Founded by one of the most colorful characters in all of automotive history, British automaker Bentley retains W.O. Bentley's vision of creating high-performance premium cars for the world's most discerning buyers.
Gaining a reputation for performance was easy for the earliest Bentley models, which were massive cars powered by fantastic, often supercharged engines. A group of enthusiasts known as the "Bentley Boys" perpetuated the brand's sporting...
image by entering the cars in competitive races across Europe. Today, those early Bentleys command six and seven-figure prices at collector car auctions across the world.
But Bentley's fortunes were forever changed when the brand was sold to the more sedate Rolls-Royce in the early 1930s after the world's markets crashed. The cars began to look and feel more like Rolls-Royces, to the point where, by the 1980s, differences were difficult to discern.
The stumbling, Vickers-owned Bentley was acquired by Volkswagen in the late 1990s, and the German brand quickly set about recreating the Bentley mystique. Still assembled in Crewe, England, the latest Bentleys are based on modern platforms and brim with both the power and luxury that made the brand famous in its earliest years. Contemporary Bentleys are derived primarily from the automaker's Continental GT coupe, which actually shares its all-wheel-drive architecture with Volkswagen's Phaeton.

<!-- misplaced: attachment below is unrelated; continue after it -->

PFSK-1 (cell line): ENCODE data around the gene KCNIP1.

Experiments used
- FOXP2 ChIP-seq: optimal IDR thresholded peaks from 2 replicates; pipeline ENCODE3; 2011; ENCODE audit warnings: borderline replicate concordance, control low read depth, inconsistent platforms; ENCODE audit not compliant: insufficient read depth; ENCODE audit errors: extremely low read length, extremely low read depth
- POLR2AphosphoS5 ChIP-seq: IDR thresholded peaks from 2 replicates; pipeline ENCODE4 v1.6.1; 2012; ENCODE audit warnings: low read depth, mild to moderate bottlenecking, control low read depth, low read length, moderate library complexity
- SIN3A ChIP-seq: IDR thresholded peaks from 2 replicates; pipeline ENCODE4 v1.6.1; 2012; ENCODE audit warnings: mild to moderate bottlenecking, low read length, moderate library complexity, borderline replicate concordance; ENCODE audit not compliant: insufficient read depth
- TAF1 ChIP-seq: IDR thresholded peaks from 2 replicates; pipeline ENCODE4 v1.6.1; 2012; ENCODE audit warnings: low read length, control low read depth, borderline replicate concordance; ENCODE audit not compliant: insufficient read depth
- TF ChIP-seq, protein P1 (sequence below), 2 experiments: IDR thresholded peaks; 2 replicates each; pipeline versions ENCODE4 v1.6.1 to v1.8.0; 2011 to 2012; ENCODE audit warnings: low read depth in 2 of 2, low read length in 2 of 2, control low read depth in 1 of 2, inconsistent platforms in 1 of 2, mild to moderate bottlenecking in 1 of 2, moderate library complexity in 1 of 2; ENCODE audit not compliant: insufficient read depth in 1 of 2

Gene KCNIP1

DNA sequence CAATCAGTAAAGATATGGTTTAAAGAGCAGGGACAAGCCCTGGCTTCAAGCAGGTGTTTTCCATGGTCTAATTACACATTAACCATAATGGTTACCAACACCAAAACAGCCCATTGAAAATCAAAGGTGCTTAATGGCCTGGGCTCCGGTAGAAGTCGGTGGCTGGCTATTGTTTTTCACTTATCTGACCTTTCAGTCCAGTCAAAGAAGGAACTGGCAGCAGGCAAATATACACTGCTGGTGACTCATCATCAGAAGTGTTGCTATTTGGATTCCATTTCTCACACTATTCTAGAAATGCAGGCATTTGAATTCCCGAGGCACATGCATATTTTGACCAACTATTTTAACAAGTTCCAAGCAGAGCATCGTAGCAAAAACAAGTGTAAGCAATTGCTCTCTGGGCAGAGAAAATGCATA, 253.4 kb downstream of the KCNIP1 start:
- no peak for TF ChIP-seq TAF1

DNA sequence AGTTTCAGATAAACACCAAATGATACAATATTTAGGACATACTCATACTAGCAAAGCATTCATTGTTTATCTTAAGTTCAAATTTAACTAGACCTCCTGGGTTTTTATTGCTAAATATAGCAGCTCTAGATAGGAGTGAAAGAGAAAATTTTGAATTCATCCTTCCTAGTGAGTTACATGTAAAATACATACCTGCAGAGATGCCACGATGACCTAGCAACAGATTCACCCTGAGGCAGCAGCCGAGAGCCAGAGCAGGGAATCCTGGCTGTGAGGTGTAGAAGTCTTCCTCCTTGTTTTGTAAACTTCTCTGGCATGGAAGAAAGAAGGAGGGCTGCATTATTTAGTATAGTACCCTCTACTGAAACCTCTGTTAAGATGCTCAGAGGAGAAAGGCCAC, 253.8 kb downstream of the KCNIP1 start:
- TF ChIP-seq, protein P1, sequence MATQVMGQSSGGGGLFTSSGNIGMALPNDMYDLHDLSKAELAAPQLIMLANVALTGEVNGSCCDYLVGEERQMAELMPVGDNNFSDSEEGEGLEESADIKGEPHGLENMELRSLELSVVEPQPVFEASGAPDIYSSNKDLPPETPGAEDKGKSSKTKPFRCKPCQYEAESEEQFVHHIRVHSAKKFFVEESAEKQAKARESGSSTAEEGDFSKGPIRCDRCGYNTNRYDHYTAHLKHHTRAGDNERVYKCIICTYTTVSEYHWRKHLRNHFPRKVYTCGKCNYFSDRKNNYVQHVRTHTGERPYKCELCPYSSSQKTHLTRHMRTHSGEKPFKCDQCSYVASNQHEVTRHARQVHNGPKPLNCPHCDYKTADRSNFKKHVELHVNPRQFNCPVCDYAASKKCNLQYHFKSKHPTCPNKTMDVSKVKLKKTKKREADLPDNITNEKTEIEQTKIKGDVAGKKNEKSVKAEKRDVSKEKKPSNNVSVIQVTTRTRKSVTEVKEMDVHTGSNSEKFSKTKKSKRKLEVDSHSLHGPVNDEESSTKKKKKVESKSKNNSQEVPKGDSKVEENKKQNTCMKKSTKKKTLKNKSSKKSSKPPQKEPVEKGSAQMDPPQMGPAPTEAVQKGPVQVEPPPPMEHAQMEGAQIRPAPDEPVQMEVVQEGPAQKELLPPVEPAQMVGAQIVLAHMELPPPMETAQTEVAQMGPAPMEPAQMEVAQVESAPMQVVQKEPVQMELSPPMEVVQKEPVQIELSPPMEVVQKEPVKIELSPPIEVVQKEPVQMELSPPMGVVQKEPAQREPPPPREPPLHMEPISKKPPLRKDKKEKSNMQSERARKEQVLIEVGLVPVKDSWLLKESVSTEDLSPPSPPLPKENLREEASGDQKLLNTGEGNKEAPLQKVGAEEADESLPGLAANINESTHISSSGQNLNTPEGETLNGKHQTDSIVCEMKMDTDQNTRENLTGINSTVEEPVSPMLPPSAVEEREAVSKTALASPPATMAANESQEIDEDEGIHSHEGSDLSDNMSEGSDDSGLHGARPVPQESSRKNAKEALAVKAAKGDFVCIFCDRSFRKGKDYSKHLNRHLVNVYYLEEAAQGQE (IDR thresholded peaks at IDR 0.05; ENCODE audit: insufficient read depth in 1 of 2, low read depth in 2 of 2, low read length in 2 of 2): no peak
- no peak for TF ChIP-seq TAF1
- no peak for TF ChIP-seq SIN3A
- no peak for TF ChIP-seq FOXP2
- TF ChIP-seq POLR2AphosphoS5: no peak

A four-door version, the Flying Spur, was introduced in 2005 to appeal to users who needed more easily-accessible passenger space. The company branched out with its Mulsanne flagship in 2010, which is designed to appeal to its most discerning buyers.